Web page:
Traditions Behind The Beautiful Japanese Tea Ceremony

Traditions Behind The Beautiful Japanese Tea Ceremony


Japan combines futuristic cities with captivating natural beauty. It is bathed in tradition and ritual, yet at times also thoroughly modern. From super fast bullet trains to the bright lights of Tokyo and the breathtaking rural areas to incredible Buddhist temples, it’s a destination rich in beauty, color, culture and kindness. One such tradition that is still practiced throughout Japan is the traditional tea ceremony. So let’s take a closer look at this enchanting ceremonial activity.

The Japanese Tea Ceremony is also known as Sado, Chanoyu or Ocha. The ritual also has the name of The Way Of Tea. It is a customary ritual that is based on the preparation and serving of Matcha. Matcha is a Japanese powdered green tea that has extraordinary health benefits. It is packed with antioxidants, is rich in chlorophyll and vitamins and is also a detoxifier.

The Ceremony
A traditional Japanese Tea Ceremony lasts for about four hours. The custom includes a meal and two servings of tea. The ceremony is not just about enjoying food and tea. It also focuses on the aesthetics behind the practice and attentiveness towards the host’s guests. If you are interested in practicing at home there are many beautiful ceramic bowls and Japanese teas and cups that you can buy to create an authentic experience. A host may have spent many years practicing the art of the ceremony, learning not just about tea but also art, poetry, calligraphy, and care. All efforts of the host are directed into giving the guest’s a pure and beautiful experience. But this is not an indulgent encounter. The focus is on humbling guests by allowing them to appreciate the beauty of simplicity.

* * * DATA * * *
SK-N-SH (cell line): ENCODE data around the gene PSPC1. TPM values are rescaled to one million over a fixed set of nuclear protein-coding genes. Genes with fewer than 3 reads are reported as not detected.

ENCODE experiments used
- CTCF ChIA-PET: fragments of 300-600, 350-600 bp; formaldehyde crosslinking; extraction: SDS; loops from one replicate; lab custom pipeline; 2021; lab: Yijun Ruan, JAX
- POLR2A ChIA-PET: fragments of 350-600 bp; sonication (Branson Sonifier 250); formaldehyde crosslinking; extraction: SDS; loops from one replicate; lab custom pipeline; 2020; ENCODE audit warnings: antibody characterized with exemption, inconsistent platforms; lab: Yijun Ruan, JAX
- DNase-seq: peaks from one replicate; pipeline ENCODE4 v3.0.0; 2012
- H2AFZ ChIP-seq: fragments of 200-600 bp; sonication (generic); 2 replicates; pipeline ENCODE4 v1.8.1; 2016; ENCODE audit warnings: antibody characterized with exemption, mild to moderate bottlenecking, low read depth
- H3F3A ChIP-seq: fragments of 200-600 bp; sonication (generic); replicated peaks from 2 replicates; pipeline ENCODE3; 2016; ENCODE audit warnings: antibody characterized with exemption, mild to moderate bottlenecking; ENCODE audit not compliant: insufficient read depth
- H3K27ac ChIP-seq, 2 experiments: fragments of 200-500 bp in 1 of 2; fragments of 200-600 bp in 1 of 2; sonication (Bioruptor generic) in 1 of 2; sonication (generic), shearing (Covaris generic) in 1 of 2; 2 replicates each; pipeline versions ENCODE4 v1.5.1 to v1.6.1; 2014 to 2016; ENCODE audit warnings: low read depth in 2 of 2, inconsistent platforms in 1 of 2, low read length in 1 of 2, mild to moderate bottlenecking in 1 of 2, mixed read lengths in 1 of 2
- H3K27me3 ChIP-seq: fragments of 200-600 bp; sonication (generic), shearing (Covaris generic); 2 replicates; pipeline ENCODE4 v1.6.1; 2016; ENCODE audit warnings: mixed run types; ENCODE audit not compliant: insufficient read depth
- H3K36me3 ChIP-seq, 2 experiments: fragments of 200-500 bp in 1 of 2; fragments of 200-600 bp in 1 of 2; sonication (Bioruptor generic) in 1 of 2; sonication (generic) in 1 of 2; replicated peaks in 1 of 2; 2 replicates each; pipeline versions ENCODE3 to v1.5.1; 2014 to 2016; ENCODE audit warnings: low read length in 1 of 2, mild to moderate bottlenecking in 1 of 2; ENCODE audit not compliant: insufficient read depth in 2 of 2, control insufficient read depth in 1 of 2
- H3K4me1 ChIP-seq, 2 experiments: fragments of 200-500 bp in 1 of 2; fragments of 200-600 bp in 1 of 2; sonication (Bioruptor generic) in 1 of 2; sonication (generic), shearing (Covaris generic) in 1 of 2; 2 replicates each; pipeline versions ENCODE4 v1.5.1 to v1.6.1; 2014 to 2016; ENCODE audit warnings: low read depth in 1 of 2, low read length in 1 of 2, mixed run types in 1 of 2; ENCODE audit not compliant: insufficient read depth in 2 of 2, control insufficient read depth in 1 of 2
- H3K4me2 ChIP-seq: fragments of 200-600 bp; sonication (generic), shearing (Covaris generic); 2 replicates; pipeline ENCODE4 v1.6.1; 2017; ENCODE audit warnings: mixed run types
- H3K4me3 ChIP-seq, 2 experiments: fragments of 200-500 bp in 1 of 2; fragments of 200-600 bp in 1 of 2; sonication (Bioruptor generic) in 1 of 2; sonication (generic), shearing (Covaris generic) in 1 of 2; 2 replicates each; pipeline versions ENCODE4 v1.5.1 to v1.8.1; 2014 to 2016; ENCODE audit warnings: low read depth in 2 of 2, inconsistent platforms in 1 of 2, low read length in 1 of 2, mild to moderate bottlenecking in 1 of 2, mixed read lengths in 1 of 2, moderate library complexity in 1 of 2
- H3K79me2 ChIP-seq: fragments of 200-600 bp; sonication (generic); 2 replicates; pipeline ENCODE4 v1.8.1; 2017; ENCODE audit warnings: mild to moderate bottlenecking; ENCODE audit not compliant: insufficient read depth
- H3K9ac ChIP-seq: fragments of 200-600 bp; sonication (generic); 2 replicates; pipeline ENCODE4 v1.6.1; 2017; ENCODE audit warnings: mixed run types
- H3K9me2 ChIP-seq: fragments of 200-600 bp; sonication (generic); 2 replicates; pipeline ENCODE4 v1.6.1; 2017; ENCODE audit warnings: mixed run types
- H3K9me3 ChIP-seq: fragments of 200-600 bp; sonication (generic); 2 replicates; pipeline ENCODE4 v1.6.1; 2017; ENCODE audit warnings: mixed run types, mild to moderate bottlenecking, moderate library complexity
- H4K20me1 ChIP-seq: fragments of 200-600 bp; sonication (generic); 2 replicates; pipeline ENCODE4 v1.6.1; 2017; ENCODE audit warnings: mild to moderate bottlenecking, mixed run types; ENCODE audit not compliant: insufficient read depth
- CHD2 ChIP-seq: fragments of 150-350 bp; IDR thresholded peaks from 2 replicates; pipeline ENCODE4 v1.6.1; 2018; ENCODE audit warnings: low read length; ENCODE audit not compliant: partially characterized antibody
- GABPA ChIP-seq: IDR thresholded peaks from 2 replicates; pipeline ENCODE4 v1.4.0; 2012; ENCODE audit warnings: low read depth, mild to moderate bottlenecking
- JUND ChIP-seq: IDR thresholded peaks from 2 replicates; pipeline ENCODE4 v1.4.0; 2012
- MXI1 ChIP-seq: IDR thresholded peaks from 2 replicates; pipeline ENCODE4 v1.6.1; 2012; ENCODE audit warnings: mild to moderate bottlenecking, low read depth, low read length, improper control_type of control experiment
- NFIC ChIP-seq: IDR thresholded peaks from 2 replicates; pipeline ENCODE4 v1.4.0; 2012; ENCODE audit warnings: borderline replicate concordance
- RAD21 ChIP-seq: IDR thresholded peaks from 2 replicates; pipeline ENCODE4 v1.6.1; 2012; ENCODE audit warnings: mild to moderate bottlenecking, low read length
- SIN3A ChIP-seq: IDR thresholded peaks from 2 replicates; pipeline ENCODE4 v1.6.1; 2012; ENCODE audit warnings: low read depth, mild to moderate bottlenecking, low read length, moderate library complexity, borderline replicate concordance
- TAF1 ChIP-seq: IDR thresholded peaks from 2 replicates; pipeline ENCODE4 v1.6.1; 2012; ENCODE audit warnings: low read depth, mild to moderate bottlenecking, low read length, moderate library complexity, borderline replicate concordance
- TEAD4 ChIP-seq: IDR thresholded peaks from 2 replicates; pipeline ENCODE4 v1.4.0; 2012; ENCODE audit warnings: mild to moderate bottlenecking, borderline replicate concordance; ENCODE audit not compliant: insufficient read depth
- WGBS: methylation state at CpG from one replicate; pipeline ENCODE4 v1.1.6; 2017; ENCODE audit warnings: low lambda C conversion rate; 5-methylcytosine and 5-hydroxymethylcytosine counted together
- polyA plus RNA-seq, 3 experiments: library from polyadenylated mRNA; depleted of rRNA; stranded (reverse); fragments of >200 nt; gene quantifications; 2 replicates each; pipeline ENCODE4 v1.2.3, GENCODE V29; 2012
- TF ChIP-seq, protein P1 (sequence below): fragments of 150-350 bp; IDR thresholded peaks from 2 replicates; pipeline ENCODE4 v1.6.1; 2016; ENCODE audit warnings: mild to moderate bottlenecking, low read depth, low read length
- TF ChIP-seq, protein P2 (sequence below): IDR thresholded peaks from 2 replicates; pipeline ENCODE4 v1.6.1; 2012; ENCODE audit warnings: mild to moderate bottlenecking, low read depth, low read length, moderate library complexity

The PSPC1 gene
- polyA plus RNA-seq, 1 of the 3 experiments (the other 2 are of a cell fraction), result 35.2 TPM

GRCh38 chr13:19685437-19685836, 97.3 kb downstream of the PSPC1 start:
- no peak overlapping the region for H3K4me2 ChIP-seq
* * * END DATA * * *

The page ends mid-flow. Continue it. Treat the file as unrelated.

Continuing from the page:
The History Of The Tea Ceremony
Drinking green tea has been a ritual in Japan since the 4th century. It was in the 8th century that it was noted that the formal ceremony started to take place. A book called ‘Cha-Ching” was written by a Buddhist priest and taught how to prepare tea to the correct temperature and which vessels to use. This book was a huge influence on how the ceremony is still performed. There are now many other books also written about this fascinating custom.

Utensils Used In The Tea Ceremony
Great care is taken when choosing the correct utensils to use for this fascinating ritual. The Cha-ire caddy is used to prepare a thick tea called Koicha. A Chakin is used to clean the tea bowl after guests have used it. The Chakin is a linen or hemp cloth, and different ones are used depending on what type of tea is being consumed. A tea whisk is made from smoked, fresh or dried bamboo and is called a Chasen. Tea bowls are called Chawans and are the most crucial utensil for the ceremony. Shallow bowls are often used in the summer and deeper bowl in the winter when thicker tea is served. The Hishaku is the ladle and is bamboo and is used to scoop out the hot water from the iron pot and put it into the Chawan. And finally, the Yakan ( water pitcher) is used at the end of the ceremony to refill the cold water container and return it to its original state

Naomi Isted
Editor in Chief, Naomi Isted is known as The Ultimate Lifestylist to her readers and viewers. She is a TV Presenter and Columnist. Ranked in the Top 100 LFW Social Media Influencers AW14 & SS15, Brand Ambassador for Pears Soap UK. Her Celebrity beauty TV Series currently airs to 27million homes on Physique TV in UAE, previously on Wedding TV in the UK. She brings fashion and beauty advice to her readers and viewers on a daily basis. She is Fashion and Beauty Columnist for Herald Scotland and has a Fashion and Beauty Bridal Blog for HELLO. She can usually be found attending celebrity fashion and beauty events in and around London and sharing the latest fashion and beauty trends with her readers.

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